We may be in the heart of the analytics revolution in football, but one non-advanced statistic that will always reign supreme is turnovers, more specifically turnover margin.
It doesn't matter if you're talking to Bill Belichick or Rich Kotite; most football coaches, players, and personnel will tell you if a team loses the turnover battle, they'll likely lose the game as well.
Obviously, it's not 100% cut and dry. Since 1990 when the playoff expanded to 12 teams (6 in each conference) teams with a turnover margin of -1 are 34-70. So about 1/3 of the time (32.69% to be exact) you can turn the ball over exactly once more than your opponent and still win.
Heres's two completely random examples of such; yesterday's NFC Championship Game saw the Buccaneers win with a turnover margin of -1 and in Super Bowl XLIX the Patriots turned the ball over twice (two Tom Brady interceptions) compared to the Seahawks lone turnover and still won the game 28-24.
To get to that Super Bowl, the Seahawks had to beat the Green Bay Packers in the 2014 NFC Championship. I bring up that game, because the Seahawks turned the ball over a whopping five (5) times compared to the Packers two (2) in the 2014 NFC Title Game; basic math tells you that's a turnover margin of -3 for the 2014 NFC Champion Seattle Seahawks.
Conversely, that means the Packers turnover margin was +3, yet they still managed to lose the game 28-22 in OT. Since 1990, there have been 53 instances where a football team's turnover margin was exactly +3 and those teams went 48-5 (two teams lost in regulation by a point and the other team lost in overtime). Over that same time period, 95 teams had a turnover margin of at least +3; those teams went 90-5; meaning teams with a turnover margin of +4 or better in the playoffs are 42-0.
Prior to yesterday, I think most Packer fans would say that the 2014 NFCCG was the most frustrating/devastating/pick your favorite non-positive adjective loss of the Aaron Rodgers era. (Maybe 2011 against the Giants? But they just straight up got their ass kicked) Now, I'd have to imagine there's serious competition with 2020 for that title.
I seriously hate to do this to my massive following of Packers fans, but there's an eerie parallel between those two losses and not just that the Packers won the turnover margin in both games.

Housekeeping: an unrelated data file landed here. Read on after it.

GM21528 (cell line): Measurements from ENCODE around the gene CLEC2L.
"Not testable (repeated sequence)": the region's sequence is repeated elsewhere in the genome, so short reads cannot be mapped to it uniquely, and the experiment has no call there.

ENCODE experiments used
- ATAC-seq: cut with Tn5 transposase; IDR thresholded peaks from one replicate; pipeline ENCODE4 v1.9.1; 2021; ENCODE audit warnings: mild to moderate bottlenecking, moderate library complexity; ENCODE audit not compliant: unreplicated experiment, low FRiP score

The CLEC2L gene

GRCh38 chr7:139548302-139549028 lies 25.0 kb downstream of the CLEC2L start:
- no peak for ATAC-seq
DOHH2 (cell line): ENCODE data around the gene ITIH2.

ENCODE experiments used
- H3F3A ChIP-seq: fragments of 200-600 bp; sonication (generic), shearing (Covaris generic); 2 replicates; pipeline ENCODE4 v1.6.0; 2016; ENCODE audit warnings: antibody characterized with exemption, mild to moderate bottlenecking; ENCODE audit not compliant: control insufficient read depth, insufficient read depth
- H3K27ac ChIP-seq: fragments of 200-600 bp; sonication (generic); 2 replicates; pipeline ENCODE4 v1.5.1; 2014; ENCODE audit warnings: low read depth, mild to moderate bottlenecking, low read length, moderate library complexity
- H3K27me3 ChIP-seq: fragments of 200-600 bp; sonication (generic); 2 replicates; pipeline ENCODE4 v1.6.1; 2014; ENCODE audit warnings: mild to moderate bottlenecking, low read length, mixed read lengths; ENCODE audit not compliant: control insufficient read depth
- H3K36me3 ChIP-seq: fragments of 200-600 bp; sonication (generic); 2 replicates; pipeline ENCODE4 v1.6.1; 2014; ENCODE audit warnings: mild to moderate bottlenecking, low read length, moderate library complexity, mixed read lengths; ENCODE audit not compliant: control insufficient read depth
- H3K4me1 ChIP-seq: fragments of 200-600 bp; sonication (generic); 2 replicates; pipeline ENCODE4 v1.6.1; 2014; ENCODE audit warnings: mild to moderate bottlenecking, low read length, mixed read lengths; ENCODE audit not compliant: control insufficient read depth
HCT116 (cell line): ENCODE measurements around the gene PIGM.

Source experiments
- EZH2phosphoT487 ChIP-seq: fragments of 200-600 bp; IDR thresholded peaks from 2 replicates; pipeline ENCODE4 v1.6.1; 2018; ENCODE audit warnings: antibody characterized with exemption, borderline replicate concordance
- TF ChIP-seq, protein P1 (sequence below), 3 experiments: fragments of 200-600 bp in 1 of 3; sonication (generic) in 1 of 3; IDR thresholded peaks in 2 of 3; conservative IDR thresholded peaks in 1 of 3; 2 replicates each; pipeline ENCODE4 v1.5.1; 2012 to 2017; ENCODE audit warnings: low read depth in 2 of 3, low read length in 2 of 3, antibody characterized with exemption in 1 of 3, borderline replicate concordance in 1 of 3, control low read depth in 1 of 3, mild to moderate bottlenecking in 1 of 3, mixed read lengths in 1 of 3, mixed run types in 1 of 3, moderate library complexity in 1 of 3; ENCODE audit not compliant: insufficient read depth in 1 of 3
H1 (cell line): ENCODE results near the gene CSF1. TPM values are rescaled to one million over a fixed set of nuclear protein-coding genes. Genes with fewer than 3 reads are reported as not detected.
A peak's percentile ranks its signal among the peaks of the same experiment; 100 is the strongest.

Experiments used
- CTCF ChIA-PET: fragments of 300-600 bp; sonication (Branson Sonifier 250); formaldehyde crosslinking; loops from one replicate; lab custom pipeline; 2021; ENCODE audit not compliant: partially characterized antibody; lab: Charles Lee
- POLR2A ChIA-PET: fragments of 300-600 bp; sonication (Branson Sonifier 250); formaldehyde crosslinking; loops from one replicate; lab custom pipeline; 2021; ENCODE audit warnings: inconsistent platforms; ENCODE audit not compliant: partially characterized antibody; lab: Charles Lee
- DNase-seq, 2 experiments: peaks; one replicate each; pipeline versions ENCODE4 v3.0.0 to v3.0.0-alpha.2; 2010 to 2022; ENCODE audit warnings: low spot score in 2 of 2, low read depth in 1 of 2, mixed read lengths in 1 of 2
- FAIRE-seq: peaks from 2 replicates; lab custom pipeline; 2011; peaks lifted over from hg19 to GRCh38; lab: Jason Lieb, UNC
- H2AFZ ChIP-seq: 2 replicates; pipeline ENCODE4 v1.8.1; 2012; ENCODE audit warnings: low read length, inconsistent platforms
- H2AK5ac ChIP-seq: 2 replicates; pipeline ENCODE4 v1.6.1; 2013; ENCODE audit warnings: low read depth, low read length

I'll fully admit this stat is a little cherry-picked, but doesn't make the L any easier to swallow.
That's right! The Green Bay Packers are the only team in the last 35 years to have a player record multiple interceptions in a Conference Championship Game and lose. And it's happened to them twice! How is that even possible? It's not even that cherry picked; 12 players have record at least two interceptions in a Conference Championship Game the last 35 years.
It's just amazing to me to see the same franchise find a way to lose a game that 10 other teams managed to win by at least 10 points,,,,,,twice.
I don't know what's worse between Morgan Burnett falling on the ball in the 2014 NFCCG when he had room to roam in a game the Packers were leading by 12 points with just over 5:00 remaining...
...or the Packers forcing Tom Brady interceptions on three straight drives (an occurrence I cannot ever remember happening in the hundreds of Patriot games I watched) and only having six points to show for it?
I just genuinely feel bad for Packers fans, but had to bring this stat to the world's attention. In a way, I know exactly how they feel. I was lucky enough to watch Tom Brady quarterback my favorite football team from the time I was in 4th grade until I was 28 years old. During that time period he helped the Patriots win three Super Bowls in four years, then went 10 years without another championship. During that down time it wasn't like the Patriots weren't competitive. Au contraire; they averaged 12.22 wins a season from 2005-2013. Yet they were never able to hoist the Lombardi. I know I wasn't alone in my worries that Tom Brady would never lead the Patriots to another championship and that it felt like a lot of underachieving with Super Bowl caliber teams.
Since winning the Super Bowl in 2010, the Packers have averaged 10.5 wins per season, Aaron Rodgers will have won 3 MVPs and they've yet to make it back to the Super Bowl; going 0-4 in NFC Championship Games. At least Packer fans can take solace knowing Brady lead the Patriots to three more Super Bowl championships after his 10 year drought. Who's to say A-a-ron can't?
Shoutout to Pro Football Reference and Stathead for the majority of those numbers AND me for investing in myself again.